Whoa! You can't buy your own item.

CHEETAH RUN - 20" x 40" Giclée

Like this item?

Add it to your favorites to revisit it later.
Favorite

Description

The synergism of the artist's knowledge of an animal's habitat coupled with an appreciation of its soul, exquisitely rendered.

This oil painting reflects this artist's unique talent and her love for wildlife.

Her ability to accurately depict an animal's individualism is borne from her extensive knowledge and respect for the animal kingdom and their natural habitat.

This limited edition Giclée was produced from the artist's magnificent original oil painting.

This Gallery Wrapped Canvas Giclée is stretched on stretcher bars and is shipped ready to hang with a hanging wire attached.

~*~

Catch me if you can. The cheetah, Acinonyx jubatus, is quite unique. It is the fastest land animal that can reach the speed of 75 miles per hour, covering up to 1,500 feet, accelerating from 0 to 64 mph in just three seconds.

The adult cheetah can weigh up to 140 pounds, with a total body length of up to 53 inches. Add 33 inches for their tail, which is used as a rudder while pursuing prey, enabling the cheetah to make sharp turns. Cheetahs are considered to be the smallest of the big cats. Their paws have semi-retractable claws, providing an extra grip in high-speed pursuits. Their respiratory rate increases from 60 breaths per minute to 150 breaths per minute. Cheetahs can purr on inhale, as well as exhale, and cannot roar. This is one of the many characteristics that sets the cheetah apart from the true big cats.

The cheetah’s fur pattern of spots allow for a nice camouflage in the tall grasses. More adaptations which help the cheetah run quickly and efficiently are their large nostrils and enlarged heart and lungs.
There are distinct pelt patterns among cheetahs. The “king cheetah” has larger, blotchy, and merged spots. Other rare color variations include melanism, speckles, albinism and gray coloration.

The cheetah will vocalize, using the following sounds: chirping (when trying to find each other), churring or stuttering (social greeting), growling (annoyed or in danger), yowling (when danger worsens), and purring (contentment).

The cheetah hunts by sight, not by scent. If a prey is pursued and not caught in less than a minute, the cheetah will give up. This is because the cheetah’s body temperature rises so high that it would kill it to continue. The failure rate of a chase ending in a catch is 50%. The cheetah catches its prey by tripping it. Then the cheetah will bite and hold its prey on the throat to suffocate it. This bite may also sever a vital neck artery. Then the cheetah will eat its prey quickly before its catch is taken by stronger predators. Cheetahs will not challenge another predator because they cannot defend themselves easily and do not want to risk injury, as any injury could slow them down and prevent them from hunting.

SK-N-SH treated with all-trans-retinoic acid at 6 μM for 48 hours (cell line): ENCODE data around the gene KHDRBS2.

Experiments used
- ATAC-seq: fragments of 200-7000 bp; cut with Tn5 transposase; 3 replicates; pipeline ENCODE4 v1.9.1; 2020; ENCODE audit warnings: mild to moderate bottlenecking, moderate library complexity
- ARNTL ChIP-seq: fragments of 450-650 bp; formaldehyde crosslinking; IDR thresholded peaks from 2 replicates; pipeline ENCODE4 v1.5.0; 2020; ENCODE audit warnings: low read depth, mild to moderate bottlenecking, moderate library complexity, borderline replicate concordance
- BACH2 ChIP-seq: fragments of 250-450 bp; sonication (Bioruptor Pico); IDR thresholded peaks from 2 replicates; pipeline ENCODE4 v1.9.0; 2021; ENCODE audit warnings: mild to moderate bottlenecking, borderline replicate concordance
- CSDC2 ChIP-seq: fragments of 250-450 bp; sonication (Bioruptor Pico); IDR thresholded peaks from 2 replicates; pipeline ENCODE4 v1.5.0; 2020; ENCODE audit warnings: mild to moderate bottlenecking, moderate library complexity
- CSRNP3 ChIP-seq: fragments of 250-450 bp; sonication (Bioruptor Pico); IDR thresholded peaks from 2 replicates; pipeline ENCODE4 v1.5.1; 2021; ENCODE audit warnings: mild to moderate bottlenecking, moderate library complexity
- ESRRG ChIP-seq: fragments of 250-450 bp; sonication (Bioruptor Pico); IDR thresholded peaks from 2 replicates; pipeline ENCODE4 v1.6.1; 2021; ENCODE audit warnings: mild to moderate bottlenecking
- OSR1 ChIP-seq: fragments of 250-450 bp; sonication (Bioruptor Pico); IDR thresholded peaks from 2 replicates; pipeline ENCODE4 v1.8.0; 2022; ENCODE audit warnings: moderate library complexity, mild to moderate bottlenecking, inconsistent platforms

The cheetah can be found in Africa or Southwestern Asia and several are thriving in Iran, where conservation methods are being employed. Cheetahs live in open areas but have been seen in mountainous areas.

Many years ago, tamed cheetahs were used to hunt antelopes in the same way that greyhound dogs are used today.

The gestation period for the cheetah is 90 to 98 days. An average litter size is three to five cubs, which can weigh up to 11 ounces at birth. The cubs are born with their spots and an extra downy underlying fur around their necks called a mantle. The cubs stay with the mother for up to 20 months after birth, using those first 18 months to learn how to hunt and avoid predators, starting at only 5 to 6 weeks of age. The life span of a cheetah can be up to 12 years in the wild, 20 years in captivity.

Unfortunately, the cheetah cubs have a high mortality rate due to genetic factors and predators, such as the lion and hyena. Approximately 12, 400 cheetahs remain in the wild in 25 African countries. There are about 60 endangered cheetahs in Iran. The Cheetah Conservation Fund, founded in Namibia in 1990, works with conservationists to manage the world’s cheetah population.

Female cheetahs are solitary creatures, but mother-daughter pairs have been seen together for small periods of time. Male cheetahs, however, are very sociable and will group with each other for life, usually with their littermates. These groups of male cheetahs are called “coalitions.”

The male cheetahs will form a territory, varying in size from 14 to 62 square miles. Unlike other felines, the female cheetah will not form a territory but will live in what’s called a “home range,” overlapping these territories with other females, usually their daughters.